A Raisin in the Sun takes place in an apartment in the South Side neighborhood in Chicago, sometime between the end of World War II and 1959. In the early decades of the twentieth century, South Side was racially segregated, with Black people confined to a slum area known as the Black Belt. Beneatha refers indirectly to the squalid conditions of their South Side neighborhood in Act I, scene ii, when she jokingly informs Asagai: “we’ve all got acute ghetto-itis.” The circumstances of their life in Chicago’s South Side weigh heavily on the spirits of the Youngers, who are a working-class family with their sights set on upward social mobility. Despite their longstanding dream of moving out of the neighborhood, they’ve been unable to establish the financial security necessary to do so. Visually, the apartment reflects the family’s spiritual exhaustion. As Hansberry puts it in the set description at the beginning of her script, the primary feature of the apartment’s furnishings “is that they have clearly had to accommodate the living of too many people for too many years . . .Weariness has, in fact, won in this room.”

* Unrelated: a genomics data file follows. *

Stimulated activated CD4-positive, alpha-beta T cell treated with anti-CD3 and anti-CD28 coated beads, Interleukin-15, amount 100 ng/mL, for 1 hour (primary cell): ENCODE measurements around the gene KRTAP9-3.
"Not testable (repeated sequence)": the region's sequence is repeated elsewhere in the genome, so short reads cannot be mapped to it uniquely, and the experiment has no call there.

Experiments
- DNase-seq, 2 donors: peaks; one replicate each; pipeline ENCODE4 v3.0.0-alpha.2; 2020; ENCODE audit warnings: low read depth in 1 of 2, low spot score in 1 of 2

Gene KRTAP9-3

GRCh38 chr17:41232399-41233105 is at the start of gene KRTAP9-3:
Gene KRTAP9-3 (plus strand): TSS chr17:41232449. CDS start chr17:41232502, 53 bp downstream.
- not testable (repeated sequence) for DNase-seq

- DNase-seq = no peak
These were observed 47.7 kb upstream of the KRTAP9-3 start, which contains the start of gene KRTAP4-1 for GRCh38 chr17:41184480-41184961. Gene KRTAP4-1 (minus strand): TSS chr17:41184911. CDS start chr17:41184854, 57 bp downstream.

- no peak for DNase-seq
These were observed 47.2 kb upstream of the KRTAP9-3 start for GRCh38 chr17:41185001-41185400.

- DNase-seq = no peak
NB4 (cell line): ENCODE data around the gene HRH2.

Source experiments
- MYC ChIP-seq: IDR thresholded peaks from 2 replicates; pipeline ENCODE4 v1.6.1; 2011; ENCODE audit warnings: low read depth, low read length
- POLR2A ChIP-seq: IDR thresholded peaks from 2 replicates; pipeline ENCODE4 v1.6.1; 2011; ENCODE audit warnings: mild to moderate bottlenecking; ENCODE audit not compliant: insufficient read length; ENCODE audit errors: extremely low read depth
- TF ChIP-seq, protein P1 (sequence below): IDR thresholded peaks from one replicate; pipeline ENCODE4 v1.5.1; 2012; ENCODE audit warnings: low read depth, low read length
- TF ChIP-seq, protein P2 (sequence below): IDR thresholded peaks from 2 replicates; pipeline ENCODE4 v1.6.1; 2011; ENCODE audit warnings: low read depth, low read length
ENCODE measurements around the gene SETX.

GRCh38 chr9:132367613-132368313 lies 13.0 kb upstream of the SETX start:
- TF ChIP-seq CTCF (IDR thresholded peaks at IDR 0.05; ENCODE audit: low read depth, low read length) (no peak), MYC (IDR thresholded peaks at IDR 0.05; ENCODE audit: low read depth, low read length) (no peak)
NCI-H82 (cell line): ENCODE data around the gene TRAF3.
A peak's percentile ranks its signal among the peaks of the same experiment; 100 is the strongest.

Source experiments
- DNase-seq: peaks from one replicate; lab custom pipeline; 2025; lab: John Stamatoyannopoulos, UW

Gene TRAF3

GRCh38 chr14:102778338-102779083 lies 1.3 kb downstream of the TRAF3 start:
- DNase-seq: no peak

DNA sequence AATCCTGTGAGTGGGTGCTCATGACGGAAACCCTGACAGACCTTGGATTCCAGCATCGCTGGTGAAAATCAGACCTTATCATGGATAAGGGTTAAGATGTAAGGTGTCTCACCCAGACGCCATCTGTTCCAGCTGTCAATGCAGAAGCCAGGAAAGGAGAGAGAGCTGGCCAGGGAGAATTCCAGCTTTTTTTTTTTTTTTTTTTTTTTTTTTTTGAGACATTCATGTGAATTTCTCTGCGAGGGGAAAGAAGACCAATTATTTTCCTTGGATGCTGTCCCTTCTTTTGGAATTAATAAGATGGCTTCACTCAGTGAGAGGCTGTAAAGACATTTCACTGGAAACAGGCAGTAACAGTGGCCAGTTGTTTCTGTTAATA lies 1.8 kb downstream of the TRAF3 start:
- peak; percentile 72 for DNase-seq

Although all the action takes place in the Youngers’ apartment, also significant is Clybourne Park, the white neighborhood for which the family departs at the end of the play. In the postwar years in which Hansberry wrote, Black Americans began to move out of the Black Belt and into other, predominantly white areas of South Side. The legal restrictions of segregation collapsed in 1940, when the housing case Hansberry v. Lee went to the U.S. Supreme Court. This case, which bears the name of Hansberry’s father, overturned a legal covenant that had previously prevented Black families from owning land in Chicago’s Woodlawn neighborhood. Although this case made it possible to leave the Black Belt, Black people who moved into white neighborhoods still faced bigotry and violence. Mrs. Johnson reflects this historical reality when she reports that a Black family was recently bombed out of their new house. She also ominously predicts: “I bet this time next month y’all’s names will have been in the papers plenty . . .‘NEGROES INVADE CLYBOURNE PARK—BOMBED!’” Hansberry’s play reflects the unsettling reality that endangered any Black family that, like the Youngers, dared to leave the Black Belt.